Journal Articles

The Bioavailability, Transport, and Bioactivity of Dietary Flavonoids: A Review from a Historical Perspective

July 19, 2018

Gary Williamson, Colin D. Kay, and Alan Crozier. The Bioavailability, Transport, and Bioactivity of Dietary Flavonoids: A Review from a Historical Perspective. Comprehensive Reviews in Food Science and Food SafetyFirst published: 10 July 2018. 

Author Affiliations

School of Food Science, Univ. of LeedsLeeds, U.K

Food Bioprocessing and Nutrition Sciences, Plants for Human Health Inst., North Carolina State Univ., Kannapolis, NC, U.S.A

Dept. of Nutrition, Univ. of CaliforniaDavis, CA, U.S.A, School of Medicine, Dentistry and Nursing, Univ. GlasgowGlasgow, G12, UK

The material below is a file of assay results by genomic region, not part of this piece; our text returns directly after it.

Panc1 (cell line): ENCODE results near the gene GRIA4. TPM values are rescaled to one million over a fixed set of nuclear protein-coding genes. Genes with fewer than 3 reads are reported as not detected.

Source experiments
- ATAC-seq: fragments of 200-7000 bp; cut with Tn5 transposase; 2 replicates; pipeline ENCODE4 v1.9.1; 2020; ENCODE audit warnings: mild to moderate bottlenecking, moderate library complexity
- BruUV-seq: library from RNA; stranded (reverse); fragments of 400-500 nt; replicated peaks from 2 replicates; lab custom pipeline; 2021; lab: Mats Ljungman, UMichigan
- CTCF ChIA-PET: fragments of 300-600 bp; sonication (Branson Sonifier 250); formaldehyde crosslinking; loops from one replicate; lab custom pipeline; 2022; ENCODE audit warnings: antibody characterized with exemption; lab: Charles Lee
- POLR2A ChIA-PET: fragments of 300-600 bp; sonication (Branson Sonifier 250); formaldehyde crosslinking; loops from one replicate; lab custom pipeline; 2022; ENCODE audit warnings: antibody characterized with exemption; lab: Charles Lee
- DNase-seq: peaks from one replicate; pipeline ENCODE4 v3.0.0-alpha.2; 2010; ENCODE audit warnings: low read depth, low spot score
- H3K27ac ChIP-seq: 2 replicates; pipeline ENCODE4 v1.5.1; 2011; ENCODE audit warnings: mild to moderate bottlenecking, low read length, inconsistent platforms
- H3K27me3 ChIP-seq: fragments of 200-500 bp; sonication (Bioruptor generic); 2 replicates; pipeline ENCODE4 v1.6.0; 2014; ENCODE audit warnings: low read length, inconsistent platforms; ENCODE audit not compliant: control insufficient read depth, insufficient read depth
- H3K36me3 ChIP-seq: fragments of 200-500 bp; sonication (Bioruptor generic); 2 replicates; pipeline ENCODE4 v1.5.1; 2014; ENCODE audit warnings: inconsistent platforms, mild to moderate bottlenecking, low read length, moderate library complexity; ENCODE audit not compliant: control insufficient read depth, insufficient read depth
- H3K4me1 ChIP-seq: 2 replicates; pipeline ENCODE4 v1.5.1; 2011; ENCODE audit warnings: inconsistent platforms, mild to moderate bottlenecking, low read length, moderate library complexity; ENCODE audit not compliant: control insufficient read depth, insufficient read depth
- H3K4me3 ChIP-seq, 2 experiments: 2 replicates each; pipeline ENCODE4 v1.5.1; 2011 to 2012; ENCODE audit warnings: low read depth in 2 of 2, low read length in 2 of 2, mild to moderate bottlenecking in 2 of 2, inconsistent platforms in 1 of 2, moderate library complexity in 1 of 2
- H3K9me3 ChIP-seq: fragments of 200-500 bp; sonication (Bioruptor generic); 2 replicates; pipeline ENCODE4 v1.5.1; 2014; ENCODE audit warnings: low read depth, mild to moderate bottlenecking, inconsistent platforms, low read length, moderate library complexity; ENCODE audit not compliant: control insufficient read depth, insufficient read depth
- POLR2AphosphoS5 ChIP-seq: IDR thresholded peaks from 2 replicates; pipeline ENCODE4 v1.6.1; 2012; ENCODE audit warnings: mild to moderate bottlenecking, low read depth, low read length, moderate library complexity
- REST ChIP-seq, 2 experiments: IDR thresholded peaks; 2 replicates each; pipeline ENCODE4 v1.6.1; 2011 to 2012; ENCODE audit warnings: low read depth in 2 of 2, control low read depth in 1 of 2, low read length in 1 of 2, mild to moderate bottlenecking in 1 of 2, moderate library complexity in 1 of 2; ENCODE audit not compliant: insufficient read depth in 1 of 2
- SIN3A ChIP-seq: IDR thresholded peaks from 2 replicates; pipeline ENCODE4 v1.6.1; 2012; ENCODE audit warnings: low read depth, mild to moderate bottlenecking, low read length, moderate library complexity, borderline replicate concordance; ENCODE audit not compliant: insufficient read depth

Flavonoids are plant‐derived dietary components with a substantial impact on human health. Research has expanded massively since it began in the 1930s, and the complex pathways involved in bioavailability of flavonoids in the human body are now well understood. In recent years, it has been appreciated that the gut microbiome plays a major role in flavonoid action, but much progress still needs to be made in this area. Since the first publications on the health effects of flavonoids, their action is understood to protect against various stresses, but the mechanism of action has evolved from the now debunked simple direct antioxidant hypothesis into an understanding of the complex effects on molecular targets and enzymes in specific cell types. This review traces the development of the field over the past 8 decades, and indicates the current state of the art, and how it was reached. Future recommendations based on this historical analysis are (a) to focus on key areas of flavonoid action, (b) to perform human intervention studies focusing on bioavailability and protective effects, and (c) to carry out cellular in vitro experiments using appropriate cells together with the chemical form of the flavonoid found at the site of action; this could be the native form of compounds found in the food for studies on digestion and the intestine, the conjugated metabolites found in the blood after absorption in the small intestine for studies on cells, or the chemical forms found in the blood and tissues after catabolism by the gut microbiota.

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